We sought to understand what motivates people when they head out to the supermarket or restaurant in order to learn what matters to them most when it comes to food, and what information they need to help connect them to the food that meets their values.
So we engaged GfK services to conduct a nationwide survey of 1,000 people who are household food purchasers (general population of primary grocery shoppers) to understand what drives their purchasing decisions.
To sample the population, GfK sampled households from its KnowledgePanel, a probability-based web panel designed to be representative of the United States (for a more complete methodology report, contact us at firstname.lastname@example.org)
We learned that people have values connected to their food, and they are driven by those values when purchasing food to cook at home, as well as when dining out.
They are concerned about the long-term risks from the food they eat and are looking for food that is local and seasonal, that was grown or raised with fewer drugs and pesticides and produced with better animal and worker welfare.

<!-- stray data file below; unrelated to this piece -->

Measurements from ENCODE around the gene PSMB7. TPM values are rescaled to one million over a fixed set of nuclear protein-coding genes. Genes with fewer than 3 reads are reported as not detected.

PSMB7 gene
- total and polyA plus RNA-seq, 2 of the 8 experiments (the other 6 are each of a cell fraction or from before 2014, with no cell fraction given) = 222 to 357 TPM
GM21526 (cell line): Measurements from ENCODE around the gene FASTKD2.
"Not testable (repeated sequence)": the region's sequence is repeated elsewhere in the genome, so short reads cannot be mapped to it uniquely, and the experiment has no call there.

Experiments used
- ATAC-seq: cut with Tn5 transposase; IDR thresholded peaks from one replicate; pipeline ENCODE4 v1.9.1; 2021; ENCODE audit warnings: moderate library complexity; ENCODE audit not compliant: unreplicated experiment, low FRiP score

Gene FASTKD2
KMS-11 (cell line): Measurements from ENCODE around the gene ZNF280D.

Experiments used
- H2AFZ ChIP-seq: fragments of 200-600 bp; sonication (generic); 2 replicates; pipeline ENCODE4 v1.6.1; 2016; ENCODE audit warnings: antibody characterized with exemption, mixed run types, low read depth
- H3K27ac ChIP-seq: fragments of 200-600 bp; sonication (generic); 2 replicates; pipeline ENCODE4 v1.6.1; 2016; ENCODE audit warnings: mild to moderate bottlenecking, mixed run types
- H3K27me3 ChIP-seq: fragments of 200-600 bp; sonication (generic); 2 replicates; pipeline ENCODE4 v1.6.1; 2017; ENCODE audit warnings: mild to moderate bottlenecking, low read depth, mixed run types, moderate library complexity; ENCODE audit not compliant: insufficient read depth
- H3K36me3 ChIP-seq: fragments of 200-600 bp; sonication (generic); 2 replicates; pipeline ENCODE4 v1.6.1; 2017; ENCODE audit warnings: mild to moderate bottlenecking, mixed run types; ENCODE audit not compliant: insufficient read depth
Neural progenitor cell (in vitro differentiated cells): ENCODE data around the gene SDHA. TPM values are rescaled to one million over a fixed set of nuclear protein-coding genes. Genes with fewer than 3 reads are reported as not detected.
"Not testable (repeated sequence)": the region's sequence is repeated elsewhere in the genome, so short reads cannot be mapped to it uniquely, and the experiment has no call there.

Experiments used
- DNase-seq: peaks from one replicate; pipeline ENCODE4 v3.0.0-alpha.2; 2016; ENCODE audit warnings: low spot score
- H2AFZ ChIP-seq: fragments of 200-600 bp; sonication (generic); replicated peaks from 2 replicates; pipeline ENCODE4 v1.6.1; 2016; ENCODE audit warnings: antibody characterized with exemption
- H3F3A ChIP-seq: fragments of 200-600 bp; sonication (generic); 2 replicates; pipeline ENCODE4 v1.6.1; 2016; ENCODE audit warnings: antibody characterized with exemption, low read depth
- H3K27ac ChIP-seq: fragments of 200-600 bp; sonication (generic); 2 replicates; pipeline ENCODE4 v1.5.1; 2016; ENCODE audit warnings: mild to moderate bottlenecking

As a result, people are looking for labels that can connect them to food that meets those values. They want and need labels that have meaning and that deliver on their promises. Given the preponderance of unverified claims and labels, there’s a lot of confusion. The good news is that there are labels out there that are meaningful and can help people find food that aligns with their values — labels that tell them when food was produced with fewer drugs and fewer pesticides, and when it was produced with better animal and worker welfare.